Date of Award

2011

Degree Type

Dissertation

Department

Electrical and Computer Engineering

First Advisor

Nayfeh, Taysir

Subject Headings

Optical communications, Free space optical interconnects, Laser communication systems, Laser beams, Computer networks, optical, communication, communications, laser, power, beaming, wireless, transmission, high intensity, free space, VMJ, photovoltaic, vertical multi-junction

Abstract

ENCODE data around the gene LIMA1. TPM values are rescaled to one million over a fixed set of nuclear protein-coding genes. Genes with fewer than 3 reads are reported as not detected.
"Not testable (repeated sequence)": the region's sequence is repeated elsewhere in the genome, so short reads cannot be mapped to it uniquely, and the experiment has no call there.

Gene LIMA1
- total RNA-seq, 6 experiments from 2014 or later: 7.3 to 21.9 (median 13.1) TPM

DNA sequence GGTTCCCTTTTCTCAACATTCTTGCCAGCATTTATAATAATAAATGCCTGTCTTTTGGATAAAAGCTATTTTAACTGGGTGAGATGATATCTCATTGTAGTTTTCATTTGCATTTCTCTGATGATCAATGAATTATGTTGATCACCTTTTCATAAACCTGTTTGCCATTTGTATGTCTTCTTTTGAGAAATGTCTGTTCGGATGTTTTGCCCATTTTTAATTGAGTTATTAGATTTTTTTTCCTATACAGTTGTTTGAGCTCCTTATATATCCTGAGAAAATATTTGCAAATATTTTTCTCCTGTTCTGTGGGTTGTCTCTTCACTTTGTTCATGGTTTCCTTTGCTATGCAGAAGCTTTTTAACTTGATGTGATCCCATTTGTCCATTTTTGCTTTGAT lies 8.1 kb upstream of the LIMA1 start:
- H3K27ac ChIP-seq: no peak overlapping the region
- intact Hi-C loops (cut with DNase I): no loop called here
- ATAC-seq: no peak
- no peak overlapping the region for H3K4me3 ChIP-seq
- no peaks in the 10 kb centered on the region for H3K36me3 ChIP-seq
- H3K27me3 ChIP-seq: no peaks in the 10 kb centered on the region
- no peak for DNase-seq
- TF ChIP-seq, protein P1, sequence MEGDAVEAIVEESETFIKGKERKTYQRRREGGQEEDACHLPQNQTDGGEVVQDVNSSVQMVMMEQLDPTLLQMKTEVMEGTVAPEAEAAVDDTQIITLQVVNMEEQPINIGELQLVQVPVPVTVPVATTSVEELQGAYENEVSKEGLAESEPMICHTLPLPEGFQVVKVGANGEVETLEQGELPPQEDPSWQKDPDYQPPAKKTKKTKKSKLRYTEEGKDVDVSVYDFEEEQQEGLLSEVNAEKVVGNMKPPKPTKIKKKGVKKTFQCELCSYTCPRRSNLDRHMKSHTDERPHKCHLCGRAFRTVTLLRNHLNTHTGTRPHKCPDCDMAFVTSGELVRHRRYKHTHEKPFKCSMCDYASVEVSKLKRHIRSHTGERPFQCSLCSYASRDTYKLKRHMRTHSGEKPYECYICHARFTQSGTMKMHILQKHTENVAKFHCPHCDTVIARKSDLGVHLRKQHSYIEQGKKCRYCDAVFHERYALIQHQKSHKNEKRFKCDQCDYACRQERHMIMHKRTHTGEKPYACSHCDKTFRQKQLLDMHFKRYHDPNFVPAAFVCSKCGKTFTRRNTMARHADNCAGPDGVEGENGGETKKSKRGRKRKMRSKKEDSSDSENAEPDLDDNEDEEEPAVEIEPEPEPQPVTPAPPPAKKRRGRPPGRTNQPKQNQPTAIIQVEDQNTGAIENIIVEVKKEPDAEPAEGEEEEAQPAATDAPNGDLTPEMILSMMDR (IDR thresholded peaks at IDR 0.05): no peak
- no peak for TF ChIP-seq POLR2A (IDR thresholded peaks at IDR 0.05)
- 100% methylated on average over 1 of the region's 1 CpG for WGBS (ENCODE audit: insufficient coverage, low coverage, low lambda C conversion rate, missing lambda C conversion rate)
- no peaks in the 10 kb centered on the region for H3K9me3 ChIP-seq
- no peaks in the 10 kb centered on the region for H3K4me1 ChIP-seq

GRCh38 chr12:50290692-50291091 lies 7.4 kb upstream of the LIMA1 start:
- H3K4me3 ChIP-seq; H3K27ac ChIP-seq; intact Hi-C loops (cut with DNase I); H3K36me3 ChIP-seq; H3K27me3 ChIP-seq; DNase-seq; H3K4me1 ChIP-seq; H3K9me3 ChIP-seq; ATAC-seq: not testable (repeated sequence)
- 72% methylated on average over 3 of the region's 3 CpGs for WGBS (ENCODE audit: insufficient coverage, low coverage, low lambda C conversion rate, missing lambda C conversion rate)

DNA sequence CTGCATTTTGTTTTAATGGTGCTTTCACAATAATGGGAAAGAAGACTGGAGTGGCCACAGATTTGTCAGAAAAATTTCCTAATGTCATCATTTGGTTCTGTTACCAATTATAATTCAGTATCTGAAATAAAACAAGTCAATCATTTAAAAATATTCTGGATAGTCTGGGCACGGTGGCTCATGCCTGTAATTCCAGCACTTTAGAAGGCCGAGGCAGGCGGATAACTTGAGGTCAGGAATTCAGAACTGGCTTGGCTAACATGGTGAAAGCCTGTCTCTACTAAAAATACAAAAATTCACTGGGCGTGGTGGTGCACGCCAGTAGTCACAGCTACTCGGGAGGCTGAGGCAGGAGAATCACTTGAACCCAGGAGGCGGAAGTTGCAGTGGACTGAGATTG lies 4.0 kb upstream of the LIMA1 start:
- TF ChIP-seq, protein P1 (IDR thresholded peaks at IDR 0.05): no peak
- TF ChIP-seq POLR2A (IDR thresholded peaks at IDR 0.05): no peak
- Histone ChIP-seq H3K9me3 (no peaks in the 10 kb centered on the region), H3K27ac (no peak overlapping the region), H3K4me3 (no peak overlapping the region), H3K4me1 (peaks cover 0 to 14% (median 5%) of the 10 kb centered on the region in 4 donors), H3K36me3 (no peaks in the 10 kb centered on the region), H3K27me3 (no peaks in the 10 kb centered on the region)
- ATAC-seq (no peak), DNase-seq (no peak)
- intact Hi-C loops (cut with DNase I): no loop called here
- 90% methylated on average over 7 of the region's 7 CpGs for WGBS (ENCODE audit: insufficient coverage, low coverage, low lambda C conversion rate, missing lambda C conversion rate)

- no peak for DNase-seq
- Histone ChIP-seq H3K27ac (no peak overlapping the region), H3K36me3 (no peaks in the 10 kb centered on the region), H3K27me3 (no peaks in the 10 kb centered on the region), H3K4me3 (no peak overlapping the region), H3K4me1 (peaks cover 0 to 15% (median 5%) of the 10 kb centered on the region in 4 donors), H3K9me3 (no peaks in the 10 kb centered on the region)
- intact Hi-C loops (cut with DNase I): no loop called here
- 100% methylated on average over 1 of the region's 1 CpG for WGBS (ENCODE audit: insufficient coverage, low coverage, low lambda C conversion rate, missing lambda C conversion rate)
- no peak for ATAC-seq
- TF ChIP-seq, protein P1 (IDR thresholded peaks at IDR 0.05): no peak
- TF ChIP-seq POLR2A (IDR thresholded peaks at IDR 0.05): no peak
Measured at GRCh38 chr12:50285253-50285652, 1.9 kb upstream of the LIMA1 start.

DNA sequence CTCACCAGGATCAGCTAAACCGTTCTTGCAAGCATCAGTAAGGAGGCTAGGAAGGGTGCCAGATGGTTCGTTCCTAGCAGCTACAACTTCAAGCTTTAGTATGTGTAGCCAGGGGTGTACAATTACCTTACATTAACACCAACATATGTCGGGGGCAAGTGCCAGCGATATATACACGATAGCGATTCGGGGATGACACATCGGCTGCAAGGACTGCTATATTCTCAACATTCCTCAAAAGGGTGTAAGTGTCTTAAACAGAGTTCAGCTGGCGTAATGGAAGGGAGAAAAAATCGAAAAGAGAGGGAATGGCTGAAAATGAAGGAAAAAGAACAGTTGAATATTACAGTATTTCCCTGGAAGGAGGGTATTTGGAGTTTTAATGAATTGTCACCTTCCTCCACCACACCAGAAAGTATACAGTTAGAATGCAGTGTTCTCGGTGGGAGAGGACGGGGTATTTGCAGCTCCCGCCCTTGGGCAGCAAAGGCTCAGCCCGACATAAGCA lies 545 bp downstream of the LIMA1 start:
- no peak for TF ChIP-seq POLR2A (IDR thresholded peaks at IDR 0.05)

This research demonstrates the feasibility of utilizing high intensity laser power beaming (HILPB) systems as a conduit for robust free-space optical communications over large distances and in challenging atmospheric conditions. The uniqueness of vertical multi-junction (VMJ) photovoltaic cells used in HILPB systems in their ability to receive and to convert at high efficiency, very high intensity laser light of over 200 W/cm2, presents a unique opportunity for the development of the robust free space optical communication system by modulating information signals onto the transmitted high intensity photonic energy. Experiments were conducted to investigate and validate several optical communications concepts. A laser modulator was implemented to exhibit the excellent transient response of the VMJ technology at very high illumination intensities, and thus show its applicability to optical communications. In addition, beam polarization optic stages were employed to demonstrate a secure multi-channel communications scheme. The off-axis response of the receiver and the beam profile were characterized in order to evaluate the feasibility of developing acceptable pointing and tracking geometries. Finally, the impact of signal modulation on the total converted energy was evaluated and shown to have minimal effect on the overall power transmission efficiency. Other aspects of the proposed communication system are studied including: quantifying beamwidth and directivity, signal-to-noise-ratio, information bandwidth, privacy, modulation and detection schemes, transmission channel attenuation and disturbances (atmospheric turbulence, scintillation from index of refraction fluctuations, absorption and scattering from thermal and moisture variation) and beam acquisition tracking and pointing influence on the performance metrics of optical transmission technologies. The result of this research demonstrates the feasibility of, and serves as a comprehensive design guide for the implementation of a HILPB communication system. Su

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